News From ‘British Wildlife,’ June 2017

Ballast-Water Reform.  An international agreement on ballast-water, water which is taken on by ships for stability and when discharged, often on the other side of the world releasing invasive species, causing huge problems for local marine wildlife.  As of September 8th, all discharged ballast-water will have to be treated beforehand.

Shrinking Shorelines.  The UK National Ecosystem Assessment estimates coastal habitat has decreased by 16% since 1945.  In England, this has amounted to a loss of some 13,000 hectares with only 800 hectares created or restored.

Pesticides and Profitability.  New research from France has found that reduction of pesticide does not necessarily result in reduced crop yields and profitability.  The study looked at 946 non-organic arable commercial farms showing contrasting levels of pesticide use and covering a wide range of production situations in France.  It was estimated that, on 59% of farms nationally, total pesticide use could be reduced by 42% without any negative effects.  France hopes by 2025 to cut pesticide use by 50%. The UK has no plans to reduce overall pesticide use.

 

Royal Sovereign Light Tower Construction

I remember this being built.  It was to be the first of several to this design but I believe because of construction delays and costs, no others were built.  I recognised one local face in the construction crew; in the film, there is at times some rather grating accompanying music.  Note the masses of ‘personal protective clothing’ worn!  The tower, as were all lighthouses in the UK, was later converted to run automatically.

July Sightings

July 4.  Flock of about 20 oystercatchers perched on one of the reefs that run out here and there along the beach at St.Leonards this afternoon.

July 8.  Trained to Brighton…  Beautiful show of hollyhocks at Berwick station, real cottage flowers!  Scrub is still being allowed to increase in area at a number of locations along the Firle Escarpment Site of Special Scientific Interest (SSSI).  This is one of SE England’s major landscape features and if attitudes, government grants, and funding for Natural England staff do not change before too long, this majestic view will be lost to future generations.    In a field near Firle, saw windrows of straw from an early combined crop of cereal.    People who criticise on aesthetic grounds the Rampion wind farm some 10 miles seaward of Brighton, should turn their gaze 90 degrees and consider the factory chimney (aka i-360 attraction), parked on Brighton’s promenade!    Evening withdrawal of some evening train services meant I was stuck on Lewes station for about an hour from 8-45pm but I was rewarded by one of Nature’s spectacles.  I became aware of lots of jackdaw chatter emanating some 200m away in trees in Southover Road.  Over the next hour, wave upon wave of jackdaws came in low over the station from the south-east, many beginning to chatter on their final approach to their companions already settled amongst the crowns of the tall trees. I was left wondering how they all managed to fit into the the available space. Home at 22-45!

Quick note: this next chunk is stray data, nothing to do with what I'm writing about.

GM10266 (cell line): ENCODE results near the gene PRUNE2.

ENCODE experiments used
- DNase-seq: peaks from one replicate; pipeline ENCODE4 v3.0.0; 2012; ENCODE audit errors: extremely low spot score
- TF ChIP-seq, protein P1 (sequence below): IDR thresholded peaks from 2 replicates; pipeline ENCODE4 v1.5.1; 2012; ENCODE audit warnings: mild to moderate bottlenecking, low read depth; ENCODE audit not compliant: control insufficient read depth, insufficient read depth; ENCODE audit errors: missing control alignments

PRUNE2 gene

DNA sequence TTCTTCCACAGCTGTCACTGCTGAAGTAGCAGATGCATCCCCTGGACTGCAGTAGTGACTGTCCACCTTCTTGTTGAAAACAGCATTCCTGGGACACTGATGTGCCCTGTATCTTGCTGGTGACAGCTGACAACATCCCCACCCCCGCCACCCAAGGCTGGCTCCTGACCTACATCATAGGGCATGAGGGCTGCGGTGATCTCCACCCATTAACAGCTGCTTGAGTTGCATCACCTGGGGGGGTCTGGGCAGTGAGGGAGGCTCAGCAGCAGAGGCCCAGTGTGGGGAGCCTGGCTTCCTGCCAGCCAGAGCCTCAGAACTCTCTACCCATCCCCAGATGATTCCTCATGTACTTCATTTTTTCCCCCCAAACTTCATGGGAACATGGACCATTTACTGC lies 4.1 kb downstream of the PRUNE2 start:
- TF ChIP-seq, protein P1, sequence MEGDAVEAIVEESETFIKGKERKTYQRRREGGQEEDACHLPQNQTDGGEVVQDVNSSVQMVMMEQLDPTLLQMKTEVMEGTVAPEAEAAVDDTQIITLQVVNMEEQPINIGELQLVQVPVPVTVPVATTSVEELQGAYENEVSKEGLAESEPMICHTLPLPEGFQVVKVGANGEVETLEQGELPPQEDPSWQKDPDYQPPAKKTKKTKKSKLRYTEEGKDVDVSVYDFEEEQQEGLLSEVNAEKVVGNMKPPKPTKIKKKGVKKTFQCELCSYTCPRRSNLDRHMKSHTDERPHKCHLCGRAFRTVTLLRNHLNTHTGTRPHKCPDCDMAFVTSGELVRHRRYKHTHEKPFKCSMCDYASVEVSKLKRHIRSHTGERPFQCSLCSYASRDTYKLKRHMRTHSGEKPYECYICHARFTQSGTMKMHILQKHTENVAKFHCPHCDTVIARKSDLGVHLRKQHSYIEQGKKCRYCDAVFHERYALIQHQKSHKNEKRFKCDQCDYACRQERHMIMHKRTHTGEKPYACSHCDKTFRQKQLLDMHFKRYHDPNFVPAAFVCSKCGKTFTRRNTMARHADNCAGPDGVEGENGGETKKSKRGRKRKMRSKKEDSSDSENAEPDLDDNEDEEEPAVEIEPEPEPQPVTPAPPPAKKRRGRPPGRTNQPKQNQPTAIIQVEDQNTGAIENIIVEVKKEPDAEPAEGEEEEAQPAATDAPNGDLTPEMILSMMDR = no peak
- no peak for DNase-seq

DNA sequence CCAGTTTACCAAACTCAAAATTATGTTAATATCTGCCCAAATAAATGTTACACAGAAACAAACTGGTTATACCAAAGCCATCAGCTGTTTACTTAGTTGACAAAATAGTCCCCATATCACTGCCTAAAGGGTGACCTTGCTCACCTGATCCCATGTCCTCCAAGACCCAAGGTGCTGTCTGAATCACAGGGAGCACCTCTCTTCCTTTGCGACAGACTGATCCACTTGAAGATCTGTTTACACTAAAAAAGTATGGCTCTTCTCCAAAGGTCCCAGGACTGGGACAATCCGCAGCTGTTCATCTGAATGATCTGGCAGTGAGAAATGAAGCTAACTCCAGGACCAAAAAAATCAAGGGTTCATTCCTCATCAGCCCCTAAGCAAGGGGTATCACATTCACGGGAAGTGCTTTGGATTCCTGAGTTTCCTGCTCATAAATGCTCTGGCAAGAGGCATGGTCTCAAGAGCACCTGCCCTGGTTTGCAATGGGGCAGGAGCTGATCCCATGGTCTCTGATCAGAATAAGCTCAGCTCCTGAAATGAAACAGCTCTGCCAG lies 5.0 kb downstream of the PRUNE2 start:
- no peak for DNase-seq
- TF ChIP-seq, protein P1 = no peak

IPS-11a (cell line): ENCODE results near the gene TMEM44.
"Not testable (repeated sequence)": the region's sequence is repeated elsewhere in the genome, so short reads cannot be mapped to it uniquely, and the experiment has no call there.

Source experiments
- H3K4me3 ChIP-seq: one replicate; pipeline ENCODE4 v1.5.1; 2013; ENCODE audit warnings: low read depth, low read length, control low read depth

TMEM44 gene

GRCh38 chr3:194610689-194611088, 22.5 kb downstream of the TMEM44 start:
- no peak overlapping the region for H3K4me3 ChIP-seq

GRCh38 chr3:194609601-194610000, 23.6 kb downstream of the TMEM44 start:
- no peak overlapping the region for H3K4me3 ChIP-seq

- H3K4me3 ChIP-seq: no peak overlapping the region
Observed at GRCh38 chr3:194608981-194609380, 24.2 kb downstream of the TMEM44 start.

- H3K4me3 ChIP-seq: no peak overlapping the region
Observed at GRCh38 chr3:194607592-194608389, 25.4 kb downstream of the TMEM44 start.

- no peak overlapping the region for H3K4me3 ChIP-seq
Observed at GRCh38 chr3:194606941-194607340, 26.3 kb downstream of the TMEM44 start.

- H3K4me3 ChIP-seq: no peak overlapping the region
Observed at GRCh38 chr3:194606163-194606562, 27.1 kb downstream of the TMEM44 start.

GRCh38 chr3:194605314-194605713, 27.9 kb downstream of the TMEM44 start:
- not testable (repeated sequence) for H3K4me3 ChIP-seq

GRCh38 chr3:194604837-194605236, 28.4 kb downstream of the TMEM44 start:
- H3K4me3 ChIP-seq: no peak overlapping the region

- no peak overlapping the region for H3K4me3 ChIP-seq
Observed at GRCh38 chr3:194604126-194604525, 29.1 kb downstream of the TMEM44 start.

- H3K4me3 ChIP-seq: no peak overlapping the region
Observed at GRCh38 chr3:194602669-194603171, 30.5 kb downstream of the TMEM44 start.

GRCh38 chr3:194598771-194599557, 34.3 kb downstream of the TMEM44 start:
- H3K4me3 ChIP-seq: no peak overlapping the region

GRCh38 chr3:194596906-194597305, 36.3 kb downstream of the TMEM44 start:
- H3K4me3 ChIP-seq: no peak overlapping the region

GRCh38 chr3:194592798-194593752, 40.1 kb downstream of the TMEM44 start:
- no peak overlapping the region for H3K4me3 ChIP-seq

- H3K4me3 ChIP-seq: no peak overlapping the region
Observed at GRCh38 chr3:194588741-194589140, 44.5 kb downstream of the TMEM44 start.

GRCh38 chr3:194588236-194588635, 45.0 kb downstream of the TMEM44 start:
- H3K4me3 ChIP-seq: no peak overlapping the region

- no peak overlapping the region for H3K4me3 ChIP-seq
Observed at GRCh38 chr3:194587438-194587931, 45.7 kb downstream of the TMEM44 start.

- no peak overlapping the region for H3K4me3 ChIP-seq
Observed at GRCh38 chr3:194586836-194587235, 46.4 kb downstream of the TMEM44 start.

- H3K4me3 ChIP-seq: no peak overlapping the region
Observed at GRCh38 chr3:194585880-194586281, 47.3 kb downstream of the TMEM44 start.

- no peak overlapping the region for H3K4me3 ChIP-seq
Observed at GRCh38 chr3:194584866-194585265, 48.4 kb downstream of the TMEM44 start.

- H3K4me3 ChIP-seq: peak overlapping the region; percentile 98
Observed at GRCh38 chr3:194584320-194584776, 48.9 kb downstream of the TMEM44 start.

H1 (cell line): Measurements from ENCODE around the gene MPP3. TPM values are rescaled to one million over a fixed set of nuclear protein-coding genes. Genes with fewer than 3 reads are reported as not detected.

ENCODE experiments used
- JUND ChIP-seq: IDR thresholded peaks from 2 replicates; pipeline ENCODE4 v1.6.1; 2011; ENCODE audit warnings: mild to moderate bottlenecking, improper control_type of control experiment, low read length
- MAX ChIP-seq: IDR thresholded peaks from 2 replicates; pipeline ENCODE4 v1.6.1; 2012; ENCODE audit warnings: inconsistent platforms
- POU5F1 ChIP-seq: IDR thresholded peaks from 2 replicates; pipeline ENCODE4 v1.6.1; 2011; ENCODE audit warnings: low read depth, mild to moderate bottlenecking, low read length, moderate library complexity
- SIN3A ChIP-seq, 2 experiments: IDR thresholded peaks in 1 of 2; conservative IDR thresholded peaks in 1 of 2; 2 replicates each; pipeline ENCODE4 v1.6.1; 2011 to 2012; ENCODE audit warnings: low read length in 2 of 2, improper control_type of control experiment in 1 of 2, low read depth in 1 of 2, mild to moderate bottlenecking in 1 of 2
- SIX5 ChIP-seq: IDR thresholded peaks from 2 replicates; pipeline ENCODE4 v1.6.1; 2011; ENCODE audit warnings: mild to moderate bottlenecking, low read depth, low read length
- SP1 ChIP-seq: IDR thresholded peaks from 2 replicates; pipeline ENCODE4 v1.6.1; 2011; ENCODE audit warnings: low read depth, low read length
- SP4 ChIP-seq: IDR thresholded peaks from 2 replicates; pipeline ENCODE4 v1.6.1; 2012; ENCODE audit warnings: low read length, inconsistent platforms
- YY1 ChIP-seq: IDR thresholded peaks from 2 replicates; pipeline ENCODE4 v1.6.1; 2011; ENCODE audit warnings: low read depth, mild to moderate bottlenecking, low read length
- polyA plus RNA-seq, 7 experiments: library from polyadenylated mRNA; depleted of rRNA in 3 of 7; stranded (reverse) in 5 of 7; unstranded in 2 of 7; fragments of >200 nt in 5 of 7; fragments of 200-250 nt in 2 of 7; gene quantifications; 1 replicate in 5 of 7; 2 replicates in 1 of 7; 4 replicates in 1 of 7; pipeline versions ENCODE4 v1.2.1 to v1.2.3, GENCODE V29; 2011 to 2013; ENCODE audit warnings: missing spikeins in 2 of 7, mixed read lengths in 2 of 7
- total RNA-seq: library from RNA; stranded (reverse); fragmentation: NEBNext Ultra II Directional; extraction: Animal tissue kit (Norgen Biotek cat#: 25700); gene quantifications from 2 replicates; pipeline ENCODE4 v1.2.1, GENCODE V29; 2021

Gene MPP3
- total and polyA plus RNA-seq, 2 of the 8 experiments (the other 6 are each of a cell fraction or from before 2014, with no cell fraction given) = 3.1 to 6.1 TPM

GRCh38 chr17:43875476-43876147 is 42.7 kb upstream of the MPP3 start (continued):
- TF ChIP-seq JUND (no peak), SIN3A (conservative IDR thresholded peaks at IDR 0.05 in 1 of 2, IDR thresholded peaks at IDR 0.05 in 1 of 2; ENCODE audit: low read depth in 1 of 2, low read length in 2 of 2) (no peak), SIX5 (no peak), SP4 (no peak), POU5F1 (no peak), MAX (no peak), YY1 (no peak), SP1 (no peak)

July 9.  Sensible dogs, and Englishmen go out in the midday sun!  Why sit on baking-hot pebbles when you can lay on cool, damp ones or even better, in the water!

July 14.  Buff-tailed bumble bees bottoms-up on artichokes on my allotment.

July 19.  during the evening, I counted some 20-24 swifts over the centre of St.Leonards.  Another couple of weeks and I guess they’ll have largely departed south.

New Bridge for Exceat

Two similar schemes were drawn up during the 20th century regarding Exceat Bridge. Refer to my book “Seven Sisters” for more.  Available from www.montylarkin.co.uk or local bookshops & countryside centres.

Cash Boost To Tackle East Sussex Congestion Hotspot.  [Abridged]

Brighton News, Wednesday, June 28th, 2017.

EXCEAT BRIDGE. IMAGE CREDIT OAST HOUSE ARCHIVE CC BY-SA 2.0